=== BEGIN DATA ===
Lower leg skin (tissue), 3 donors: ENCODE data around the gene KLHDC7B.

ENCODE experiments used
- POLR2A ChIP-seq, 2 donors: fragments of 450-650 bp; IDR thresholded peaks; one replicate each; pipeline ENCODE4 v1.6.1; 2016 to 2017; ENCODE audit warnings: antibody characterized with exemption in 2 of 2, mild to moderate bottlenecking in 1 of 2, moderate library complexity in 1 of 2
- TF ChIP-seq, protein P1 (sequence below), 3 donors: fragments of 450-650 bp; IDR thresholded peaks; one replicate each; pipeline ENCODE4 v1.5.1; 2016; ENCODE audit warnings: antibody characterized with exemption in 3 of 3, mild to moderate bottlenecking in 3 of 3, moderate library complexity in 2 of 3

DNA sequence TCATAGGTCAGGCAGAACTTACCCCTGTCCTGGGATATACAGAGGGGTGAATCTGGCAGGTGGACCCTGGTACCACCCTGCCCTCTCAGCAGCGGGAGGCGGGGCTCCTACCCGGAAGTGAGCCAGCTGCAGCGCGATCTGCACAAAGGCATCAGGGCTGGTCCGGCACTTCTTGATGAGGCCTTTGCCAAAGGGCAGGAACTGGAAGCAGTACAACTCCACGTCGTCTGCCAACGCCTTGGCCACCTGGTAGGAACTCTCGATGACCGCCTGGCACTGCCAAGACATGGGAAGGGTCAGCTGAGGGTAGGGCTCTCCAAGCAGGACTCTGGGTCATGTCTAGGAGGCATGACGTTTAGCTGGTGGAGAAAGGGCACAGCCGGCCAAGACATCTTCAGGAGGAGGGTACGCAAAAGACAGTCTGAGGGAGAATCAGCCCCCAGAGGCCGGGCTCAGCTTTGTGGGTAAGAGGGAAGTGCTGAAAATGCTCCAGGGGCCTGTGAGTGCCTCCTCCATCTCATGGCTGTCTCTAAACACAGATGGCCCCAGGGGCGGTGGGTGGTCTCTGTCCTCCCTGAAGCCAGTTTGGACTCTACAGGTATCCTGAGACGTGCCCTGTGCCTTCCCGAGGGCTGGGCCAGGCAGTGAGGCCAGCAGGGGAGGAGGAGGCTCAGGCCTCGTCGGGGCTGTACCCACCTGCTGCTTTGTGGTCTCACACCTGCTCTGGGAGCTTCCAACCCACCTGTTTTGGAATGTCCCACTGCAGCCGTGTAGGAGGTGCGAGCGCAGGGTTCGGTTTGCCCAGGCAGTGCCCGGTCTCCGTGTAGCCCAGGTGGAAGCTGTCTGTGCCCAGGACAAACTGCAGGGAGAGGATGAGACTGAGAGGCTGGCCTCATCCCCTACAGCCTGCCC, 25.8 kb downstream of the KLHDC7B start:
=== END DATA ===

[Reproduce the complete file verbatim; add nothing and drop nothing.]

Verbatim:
Lower leg skin (tissue), 3 donors: ENCODE data around the gene KLHDC7B.

ENCODE experiments used
- POLR2A ChIP-seq, 2 donors: fragments of 450-650 bp; IDR thresholded peaks; one replicate each; pipeline ENCODE4 v1.6.1; 2016 to 2017; ENCODE audit warnings: antibody characterized with exemption in 2 of 2, mild to moderate bottlenecking in 1 of 2, moderate library complexity in 1 of 2
- TF ChIP-seq, protein P1 (sequence below), 3 donors: fragments of 450-650 bp; IDR thresholded peaks; one replicate each; pipeline ENCODE4 v1.5.1; 2016; ENCODE audit warnings: antibody characterized with exemption in 3 of 3, mild to moderate bottlenecking in 3 of 3, moderate library complexity in 2 of 3

DNA sequence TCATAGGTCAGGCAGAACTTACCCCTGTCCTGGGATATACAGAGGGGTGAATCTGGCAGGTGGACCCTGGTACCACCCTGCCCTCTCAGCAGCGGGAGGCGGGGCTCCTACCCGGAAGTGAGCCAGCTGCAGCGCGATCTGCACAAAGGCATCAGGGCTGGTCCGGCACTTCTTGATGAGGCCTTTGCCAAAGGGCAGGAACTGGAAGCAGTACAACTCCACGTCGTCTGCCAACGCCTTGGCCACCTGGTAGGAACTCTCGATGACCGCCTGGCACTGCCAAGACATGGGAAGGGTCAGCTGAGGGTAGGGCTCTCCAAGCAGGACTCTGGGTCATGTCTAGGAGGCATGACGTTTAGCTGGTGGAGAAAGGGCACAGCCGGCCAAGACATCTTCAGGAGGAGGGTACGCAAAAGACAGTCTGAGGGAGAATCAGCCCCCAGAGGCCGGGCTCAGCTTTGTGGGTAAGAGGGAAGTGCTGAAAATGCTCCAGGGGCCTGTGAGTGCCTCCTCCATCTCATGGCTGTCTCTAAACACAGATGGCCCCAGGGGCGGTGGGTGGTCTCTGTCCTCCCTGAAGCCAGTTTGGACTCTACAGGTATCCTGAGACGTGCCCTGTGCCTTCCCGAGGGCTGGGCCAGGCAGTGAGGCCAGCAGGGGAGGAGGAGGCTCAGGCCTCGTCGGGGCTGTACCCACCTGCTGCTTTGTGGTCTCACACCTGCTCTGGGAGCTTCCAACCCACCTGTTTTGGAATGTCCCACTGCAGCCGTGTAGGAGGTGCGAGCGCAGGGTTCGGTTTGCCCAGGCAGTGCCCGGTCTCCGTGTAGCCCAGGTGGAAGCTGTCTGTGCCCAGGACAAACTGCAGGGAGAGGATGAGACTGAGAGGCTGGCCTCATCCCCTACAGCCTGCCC, 25.8 kb downstream of the KLHDC7B start: